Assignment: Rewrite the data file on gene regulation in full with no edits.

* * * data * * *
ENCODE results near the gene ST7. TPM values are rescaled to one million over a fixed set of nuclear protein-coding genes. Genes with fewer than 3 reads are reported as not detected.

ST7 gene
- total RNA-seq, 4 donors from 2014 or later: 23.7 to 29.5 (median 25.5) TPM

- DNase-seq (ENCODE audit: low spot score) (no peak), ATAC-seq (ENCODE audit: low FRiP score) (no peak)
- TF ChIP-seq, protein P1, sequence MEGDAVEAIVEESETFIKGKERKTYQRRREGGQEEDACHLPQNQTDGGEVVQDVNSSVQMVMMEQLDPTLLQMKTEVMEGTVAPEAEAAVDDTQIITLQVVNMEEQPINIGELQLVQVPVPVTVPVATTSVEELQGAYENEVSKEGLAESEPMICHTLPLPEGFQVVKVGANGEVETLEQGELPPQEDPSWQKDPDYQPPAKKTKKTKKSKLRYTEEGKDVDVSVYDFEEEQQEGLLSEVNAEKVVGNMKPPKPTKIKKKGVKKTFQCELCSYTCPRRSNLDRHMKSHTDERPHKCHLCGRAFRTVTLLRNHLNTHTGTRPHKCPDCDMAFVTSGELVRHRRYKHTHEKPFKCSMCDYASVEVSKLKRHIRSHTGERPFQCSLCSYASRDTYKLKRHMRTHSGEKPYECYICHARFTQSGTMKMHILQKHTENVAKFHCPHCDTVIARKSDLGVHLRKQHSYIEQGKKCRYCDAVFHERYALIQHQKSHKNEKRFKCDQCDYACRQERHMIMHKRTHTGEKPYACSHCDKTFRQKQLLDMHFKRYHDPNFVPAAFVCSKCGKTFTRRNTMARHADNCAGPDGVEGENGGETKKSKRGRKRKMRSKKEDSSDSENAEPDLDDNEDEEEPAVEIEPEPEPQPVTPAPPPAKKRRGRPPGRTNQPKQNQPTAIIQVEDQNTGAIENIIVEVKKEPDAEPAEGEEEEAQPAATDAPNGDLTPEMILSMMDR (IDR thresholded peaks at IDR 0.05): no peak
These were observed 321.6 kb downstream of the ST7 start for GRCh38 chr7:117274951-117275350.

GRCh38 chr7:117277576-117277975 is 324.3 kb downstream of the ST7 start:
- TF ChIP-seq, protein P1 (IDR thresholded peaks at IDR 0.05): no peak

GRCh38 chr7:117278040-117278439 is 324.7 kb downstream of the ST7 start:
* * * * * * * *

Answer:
ENCODE results near the gene ST7. TPM values are rescaled to one million over a fixed set of nuclear protein-coding genes. Genes with fewer than 3 reads are reported as not detected.

ST7 gene
- total RNA-seq, 4 donors from 2014 or later: 23.7 to 29.5 (median 25.5) TPM

- DNase-seq (ENCODE audit: low spot score) (no peak), ATAC-seq (ENCODE audit: low FRiP score) (no peak)
- TF ChIP-seq, protein P1, sequence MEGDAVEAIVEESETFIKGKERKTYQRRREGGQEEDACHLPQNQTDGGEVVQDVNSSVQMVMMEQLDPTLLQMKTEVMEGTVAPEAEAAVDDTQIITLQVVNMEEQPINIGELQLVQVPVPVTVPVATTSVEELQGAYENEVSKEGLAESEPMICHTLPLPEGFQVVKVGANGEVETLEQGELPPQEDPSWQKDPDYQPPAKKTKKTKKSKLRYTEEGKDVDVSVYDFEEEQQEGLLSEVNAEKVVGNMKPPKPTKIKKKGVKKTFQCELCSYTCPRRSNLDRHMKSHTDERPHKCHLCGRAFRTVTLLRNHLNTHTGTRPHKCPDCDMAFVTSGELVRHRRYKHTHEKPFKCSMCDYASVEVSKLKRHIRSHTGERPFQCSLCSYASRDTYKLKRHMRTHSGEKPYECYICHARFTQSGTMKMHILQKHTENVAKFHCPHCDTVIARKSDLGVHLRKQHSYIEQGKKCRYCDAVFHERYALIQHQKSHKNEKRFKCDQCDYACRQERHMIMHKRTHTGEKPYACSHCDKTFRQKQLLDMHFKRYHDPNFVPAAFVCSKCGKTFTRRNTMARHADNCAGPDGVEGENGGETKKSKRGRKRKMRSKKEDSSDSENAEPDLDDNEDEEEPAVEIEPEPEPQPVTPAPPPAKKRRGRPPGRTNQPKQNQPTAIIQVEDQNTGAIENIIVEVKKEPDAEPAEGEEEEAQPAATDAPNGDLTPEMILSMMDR (IDR thresholded peaks at IDR 0.05): no peak
These were observed 321.6 kb downstream of the ST7 start for GRCh38 chr7:117274951-117275350.

GRCh38 chr7:117277576-117277975 is 324.3 kb downstream of the ST7 start:
- TF ChIP-seq, protein P1 (IDR thresholded peaks at IDR 0.05): no peak

GRCh38 chr7:117278040-117278439 is 324.7 kb downstream of the ST7 start: